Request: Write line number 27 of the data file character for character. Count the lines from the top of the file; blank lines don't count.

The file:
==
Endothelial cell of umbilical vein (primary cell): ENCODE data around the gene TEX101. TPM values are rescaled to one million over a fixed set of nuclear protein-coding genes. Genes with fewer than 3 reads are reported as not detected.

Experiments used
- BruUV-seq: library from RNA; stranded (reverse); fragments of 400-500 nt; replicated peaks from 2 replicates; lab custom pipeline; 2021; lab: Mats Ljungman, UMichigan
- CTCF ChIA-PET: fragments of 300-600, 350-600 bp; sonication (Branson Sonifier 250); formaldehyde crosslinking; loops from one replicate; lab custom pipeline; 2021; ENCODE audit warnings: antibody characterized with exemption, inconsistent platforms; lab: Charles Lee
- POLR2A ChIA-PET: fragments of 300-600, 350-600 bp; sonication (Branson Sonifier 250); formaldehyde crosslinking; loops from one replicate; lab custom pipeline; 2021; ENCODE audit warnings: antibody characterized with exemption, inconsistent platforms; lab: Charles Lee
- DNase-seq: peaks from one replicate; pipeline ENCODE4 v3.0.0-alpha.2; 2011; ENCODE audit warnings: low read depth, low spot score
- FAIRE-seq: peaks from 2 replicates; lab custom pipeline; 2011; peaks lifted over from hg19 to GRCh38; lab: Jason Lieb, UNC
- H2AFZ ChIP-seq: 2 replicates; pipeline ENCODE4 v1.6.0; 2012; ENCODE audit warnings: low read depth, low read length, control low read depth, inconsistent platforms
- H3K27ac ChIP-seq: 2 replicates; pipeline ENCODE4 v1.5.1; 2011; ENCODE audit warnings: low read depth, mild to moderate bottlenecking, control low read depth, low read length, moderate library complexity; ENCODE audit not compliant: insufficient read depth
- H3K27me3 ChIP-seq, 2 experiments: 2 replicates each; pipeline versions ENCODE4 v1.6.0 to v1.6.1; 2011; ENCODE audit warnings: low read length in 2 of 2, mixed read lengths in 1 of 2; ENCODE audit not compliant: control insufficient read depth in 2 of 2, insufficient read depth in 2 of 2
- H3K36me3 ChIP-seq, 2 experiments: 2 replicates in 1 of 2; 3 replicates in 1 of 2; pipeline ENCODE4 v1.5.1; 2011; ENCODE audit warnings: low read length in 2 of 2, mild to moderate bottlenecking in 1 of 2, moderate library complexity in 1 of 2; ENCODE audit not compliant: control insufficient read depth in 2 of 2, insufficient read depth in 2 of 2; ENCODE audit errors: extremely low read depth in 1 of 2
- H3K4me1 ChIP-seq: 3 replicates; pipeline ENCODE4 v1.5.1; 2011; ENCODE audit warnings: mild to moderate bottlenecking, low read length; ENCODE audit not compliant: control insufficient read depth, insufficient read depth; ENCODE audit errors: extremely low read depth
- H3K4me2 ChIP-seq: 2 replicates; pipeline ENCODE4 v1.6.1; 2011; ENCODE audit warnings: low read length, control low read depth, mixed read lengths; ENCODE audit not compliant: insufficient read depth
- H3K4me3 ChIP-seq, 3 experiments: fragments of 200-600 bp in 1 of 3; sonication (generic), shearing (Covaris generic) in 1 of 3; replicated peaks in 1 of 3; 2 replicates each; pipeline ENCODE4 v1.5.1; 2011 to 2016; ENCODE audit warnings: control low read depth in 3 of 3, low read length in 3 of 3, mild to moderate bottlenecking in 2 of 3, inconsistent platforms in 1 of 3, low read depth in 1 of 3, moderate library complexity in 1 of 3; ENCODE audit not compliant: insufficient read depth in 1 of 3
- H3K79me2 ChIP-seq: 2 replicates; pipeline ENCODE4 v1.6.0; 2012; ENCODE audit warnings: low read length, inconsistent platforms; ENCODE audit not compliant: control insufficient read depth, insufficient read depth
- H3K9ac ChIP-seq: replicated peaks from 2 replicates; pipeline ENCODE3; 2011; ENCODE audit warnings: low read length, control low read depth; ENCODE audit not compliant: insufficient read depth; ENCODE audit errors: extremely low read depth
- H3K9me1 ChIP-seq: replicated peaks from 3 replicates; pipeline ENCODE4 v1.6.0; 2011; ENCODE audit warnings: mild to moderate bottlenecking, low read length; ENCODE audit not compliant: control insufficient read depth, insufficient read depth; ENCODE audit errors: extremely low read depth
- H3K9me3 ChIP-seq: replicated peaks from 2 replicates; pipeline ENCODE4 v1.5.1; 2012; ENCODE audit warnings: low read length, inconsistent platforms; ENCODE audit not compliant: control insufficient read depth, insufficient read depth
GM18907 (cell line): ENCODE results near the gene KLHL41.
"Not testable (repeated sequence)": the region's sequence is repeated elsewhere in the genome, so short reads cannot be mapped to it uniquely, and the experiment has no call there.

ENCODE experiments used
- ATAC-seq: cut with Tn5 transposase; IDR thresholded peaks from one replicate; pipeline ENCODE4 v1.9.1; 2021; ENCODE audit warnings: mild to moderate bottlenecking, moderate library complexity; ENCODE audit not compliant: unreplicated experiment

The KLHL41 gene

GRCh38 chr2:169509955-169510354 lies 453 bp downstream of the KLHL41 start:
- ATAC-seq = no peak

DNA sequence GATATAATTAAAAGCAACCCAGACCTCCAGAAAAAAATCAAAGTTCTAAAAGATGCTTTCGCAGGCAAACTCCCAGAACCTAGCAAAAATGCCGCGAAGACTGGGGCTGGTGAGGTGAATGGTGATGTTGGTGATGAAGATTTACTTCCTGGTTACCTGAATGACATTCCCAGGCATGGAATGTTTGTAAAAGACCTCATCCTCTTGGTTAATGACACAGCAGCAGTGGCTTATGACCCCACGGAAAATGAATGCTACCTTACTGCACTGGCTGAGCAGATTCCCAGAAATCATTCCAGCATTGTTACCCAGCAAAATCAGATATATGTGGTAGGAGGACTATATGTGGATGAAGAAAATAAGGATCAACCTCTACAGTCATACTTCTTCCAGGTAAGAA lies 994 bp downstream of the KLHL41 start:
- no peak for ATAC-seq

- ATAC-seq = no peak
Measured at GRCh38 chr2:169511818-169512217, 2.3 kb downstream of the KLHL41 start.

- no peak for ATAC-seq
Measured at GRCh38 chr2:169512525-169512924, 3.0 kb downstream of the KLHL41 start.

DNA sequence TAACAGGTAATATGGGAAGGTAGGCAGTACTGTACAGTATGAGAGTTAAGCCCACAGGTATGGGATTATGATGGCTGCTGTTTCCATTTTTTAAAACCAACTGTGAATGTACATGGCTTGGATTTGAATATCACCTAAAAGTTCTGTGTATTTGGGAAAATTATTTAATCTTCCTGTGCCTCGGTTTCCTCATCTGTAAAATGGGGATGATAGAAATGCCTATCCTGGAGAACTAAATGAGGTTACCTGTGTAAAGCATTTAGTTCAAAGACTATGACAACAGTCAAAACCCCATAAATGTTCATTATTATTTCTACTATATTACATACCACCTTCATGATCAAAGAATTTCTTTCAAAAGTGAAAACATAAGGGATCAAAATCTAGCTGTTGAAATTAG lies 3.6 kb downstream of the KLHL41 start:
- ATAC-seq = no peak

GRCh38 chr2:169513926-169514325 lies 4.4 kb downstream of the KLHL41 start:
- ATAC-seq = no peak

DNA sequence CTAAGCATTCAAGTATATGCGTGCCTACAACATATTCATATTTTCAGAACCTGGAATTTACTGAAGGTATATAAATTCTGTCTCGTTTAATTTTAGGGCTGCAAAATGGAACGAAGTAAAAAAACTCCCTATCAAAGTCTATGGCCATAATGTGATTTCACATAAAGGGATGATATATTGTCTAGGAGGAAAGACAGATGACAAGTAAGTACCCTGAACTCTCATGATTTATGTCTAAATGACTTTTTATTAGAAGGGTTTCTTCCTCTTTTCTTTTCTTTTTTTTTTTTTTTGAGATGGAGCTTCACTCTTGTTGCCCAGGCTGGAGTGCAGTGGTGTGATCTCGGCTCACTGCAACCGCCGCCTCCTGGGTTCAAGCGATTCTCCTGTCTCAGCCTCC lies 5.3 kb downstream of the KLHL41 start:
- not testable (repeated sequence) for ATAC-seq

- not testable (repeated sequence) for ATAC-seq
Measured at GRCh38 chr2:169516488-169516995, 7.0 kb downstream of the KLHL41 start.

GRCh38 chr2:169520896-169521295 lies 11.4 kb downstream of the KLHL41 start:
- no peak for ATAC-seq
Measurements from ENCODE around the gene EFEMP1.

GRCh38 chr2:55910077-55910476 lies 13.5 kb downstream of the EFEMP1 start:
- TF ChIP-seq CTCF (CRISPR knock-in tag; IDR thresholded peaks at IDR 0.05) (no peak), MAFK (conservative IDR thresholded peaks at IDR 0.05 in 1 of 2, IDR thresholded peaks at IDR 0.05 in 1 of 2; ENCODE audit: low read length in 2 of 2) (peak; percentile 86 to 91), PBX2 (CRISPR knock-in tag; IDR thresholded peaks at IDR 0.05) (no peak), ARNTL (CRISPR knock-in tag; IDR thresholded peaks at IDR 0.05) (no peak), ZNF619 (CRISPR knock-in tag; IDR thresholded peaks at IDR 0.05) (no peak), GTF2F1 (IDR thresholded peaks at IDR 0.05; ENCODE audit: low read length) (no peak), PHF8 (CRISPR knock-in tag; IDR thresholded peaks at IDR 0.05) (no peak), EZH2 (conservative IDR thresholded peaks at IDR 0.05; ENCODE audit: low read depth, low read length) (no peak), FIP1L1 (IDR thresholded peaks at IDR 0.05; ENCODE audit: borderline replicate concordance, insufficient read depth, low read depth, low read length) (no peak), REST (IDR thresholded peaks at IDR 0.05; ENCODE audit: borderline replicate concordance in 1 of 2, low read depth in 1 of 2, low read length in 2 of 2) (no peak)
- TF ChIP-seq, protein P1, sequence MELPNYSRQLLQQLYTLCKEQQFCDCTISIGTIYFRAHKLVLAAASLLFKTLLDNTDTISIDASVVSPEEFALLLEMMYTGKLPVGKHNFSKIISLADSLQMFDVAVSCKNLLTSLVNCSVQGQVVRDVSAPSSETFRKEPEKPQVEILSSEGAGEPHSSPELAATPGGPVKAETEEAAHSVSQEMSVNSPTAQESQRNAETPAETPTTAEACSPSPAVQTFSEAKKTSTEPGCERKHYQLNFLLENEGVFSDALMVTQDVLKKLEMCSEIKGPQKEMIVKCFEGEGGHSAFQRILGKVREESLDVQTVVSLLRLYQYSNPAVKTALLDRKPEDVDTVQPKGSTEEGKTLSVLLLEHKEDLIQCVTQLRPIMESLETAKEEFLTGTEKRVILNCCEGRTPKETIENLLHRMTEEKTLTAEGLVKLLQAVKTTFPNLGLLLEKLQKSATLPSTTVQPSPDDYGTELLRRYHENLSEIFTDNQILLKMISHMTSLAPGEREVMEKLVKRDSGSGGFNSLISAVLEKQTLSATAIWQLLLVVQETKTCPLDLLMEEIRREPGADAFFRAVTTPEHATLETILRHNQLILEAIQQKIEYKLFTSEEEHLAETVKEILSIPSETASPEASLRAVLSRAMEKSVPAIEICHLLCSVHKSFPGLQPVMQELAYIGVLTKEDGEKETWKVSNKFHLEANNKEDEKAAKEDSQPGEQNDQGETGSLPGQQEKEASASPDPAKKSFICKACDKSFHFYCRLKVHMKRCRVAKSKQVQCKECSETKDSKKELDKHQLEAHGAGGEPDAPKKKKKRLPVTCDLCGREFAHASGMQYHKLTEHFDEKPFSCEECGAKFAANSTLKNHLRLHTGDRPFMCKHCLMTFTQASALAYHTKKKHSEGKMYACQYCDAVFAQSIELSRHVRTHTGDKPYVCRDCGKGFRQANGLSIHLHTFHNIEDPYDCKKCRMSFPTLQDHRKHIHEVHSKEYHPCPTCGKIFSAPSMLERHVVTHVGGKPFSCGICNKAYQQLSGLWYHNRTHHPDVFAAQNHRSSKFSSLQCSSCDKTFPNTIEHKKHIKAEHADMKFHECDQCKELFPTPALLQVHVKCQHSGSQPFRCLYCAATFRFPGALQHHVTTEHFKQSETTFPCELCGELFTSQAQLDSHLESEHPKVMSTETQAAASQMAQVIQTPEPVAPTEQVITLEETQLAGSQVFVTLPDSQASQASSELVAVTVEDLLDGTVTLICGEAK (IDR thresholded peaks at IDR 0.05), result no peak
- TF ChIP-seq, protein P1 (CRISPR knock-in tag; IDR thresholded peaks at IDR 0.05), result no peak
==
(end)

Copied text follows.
- no peak for ATAC-seq